On this day we celebrate the Solemnity of the Nativity of St. John the Baptist.
"When they came on the eighth day to circumcise the child, they were going to call him Zechariah after his father, but his mother said in reply, 'No. He will be called John.' But they answered her, 'There is no one among your relatives who has this name.' So they made signs, asking his father what he wished him to be called. He asked for a tablet and wrote, 'John is his name,' and all were amazed."
Click here for the Mass and here for the Liturgy of the Hours.
For a scholarly study of this intriguing figure, see >The Immerser: John the Baptist Within Second Temple Judaism, by Joan E. Taylor, Eerdmans, 1997. Every aspect of his life is examined and set in context, including what kind of belt he wore over his camel hair garment. Professor Taylor explains why John ate locusts and honey instead of bread and wine: "they were neither subject to human control nor the result of human labor". She refutes the idea that John was connected to or influenced by the Essenes. Suggested search terms: Jesus, Essenes, locusts, naked, Herod, camel.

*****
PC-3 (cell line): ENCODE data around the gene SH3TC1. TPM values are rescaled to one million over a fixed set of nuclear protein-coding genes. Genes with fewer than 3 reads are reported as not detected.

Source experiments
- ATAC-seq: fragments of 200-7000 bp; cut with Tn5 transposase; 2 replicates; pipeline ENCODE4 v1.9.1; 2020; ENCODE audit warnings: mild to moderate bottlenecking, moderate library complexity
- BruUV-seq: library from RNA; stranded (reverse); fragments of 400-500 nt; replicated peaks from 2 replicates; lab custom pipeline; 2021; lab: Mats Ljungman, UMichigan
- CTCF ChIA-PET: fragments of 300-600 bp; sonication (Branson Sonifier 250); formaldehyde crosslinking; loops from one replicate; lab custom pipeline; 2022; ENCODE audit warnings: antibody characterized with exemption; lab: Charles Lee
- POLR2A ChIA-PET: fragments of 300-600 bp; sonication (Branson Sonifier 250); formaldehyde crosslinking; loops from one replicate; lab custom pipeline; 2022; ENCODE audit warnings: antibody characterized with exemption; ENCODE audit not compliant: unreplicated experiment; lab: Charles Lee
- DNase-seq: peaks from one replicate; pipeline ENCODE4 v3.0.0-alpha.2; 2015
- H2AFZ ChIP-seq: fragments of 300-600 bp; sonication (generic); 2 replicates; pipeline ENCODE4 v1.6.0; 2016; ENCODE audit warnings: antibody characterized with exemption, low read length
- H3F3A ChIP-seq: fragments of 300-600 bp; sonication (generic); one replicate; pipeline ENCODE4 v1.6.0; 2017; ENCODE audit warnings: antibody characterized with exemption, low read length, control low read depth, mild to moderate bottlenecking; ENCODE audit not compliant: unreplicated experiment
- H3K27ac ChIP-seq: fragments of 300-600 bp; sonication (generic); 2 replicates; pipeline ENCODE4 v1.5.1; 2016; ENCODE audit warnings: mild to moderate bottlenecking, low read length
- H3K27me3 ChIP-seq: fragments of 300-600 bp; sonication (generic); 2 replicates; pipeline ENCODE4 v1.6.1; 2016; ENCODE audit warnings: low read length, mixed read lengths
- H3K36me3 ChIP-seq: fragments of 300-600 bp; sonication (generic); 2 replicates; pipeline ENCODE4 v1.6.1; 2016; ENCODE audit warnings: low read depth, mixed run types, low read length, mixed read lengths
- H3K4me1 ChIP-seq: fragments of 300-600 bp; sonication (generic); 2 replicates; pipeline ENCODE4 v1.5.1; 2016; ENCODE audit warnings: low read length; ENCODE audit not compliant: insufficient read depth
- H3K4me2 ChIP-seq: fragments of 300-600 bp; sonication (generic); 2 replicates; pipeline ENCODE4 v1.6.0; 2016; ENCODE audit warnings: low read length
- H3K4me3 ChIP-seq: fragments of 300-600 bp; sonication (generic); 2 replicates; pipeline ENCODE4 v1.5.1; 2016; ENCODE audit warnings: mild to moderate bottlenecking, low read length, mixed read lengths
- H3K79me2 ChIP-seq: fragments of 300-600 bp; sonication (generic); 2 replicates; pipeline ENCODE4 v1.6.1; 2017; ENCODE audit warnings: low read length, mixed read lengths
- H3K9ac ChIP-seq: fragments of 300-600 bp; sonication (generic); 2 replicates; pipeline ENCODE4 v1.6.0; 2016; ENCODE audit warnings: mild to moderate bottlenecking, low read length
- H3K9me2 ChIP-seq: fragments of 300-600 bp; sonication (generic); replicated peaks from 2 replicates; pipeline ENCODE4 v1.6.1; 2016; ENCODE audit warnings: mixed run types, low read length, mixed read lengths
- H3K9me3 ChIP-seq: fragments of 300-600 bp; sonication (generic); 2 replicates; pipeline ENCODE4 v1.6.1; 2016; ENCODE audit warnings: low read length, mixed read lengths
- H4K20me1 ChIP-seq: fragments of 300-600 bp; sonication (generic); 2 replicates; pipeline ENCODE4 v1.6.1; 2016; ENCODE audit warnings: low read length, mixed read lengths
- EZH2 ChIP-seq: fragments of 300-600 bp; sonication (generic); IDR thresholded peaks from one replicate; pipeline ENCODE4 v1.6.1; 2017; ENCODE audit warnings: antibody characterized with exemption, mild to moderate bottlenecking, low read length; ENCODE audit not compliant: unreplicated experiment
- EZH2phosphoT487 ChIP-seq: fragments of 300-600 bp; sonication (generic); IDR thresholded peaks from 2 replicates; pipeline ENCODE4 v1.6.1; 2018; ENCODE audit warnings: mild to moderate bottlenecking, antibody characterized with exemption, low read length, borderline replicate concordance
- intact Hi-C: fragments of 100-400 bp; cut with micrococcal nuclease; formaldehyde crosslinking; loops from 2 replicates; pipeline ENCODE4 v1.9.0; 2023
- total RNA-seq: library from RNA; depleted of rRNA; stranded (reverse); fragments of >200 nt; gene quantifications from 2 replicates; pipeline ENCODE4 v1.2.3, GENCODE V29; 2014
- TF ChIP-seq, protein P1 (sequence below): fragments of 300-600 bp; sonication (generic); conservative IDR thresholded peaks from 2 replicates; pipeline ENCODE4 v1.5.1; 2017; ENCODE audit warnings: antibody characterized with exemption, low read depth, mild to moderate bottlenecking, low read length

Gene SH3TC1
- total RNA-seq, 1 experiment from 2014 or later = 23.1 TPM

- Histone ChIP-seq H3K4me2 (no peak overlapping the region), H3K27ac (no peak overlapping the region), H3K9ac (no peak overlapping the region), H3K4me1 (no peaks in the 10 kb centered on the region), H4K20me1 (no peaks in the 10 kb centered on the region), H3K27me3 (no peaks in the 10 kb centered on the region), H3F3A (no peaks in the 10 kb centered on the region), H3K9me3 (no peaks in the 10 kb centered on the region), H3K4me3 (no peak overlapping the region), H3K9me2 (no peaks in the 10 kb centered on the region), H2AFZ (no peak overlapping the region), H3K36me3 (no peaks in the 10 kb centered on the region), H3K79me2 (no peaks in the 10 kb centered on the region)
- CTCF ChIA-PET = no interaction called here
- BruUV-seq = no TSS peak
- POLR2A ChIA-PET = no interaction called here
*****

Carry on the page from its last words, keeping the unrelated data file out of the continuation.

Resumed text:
The ancestors celebrated the summer solstice with bonfires and feasting. Then, with the coming of Christianity, the midsummer festivities, with their magic and their dreams, became the eve and the feast of St. John the Baptist. It's a fitting day for us to reflect on our own baptisms, and to recall our parents who arranged them, the godparents who spoke for us, the saints whose names we were given, and the baptizers who administered the sacrament to us.
Some Wikipedia articles:
St. John's Eve.
John the Baptist. This article includes information on the importance of John the Baptist in other religions, including Islam and the Church of Jesus Christ of Latter-Day Saints.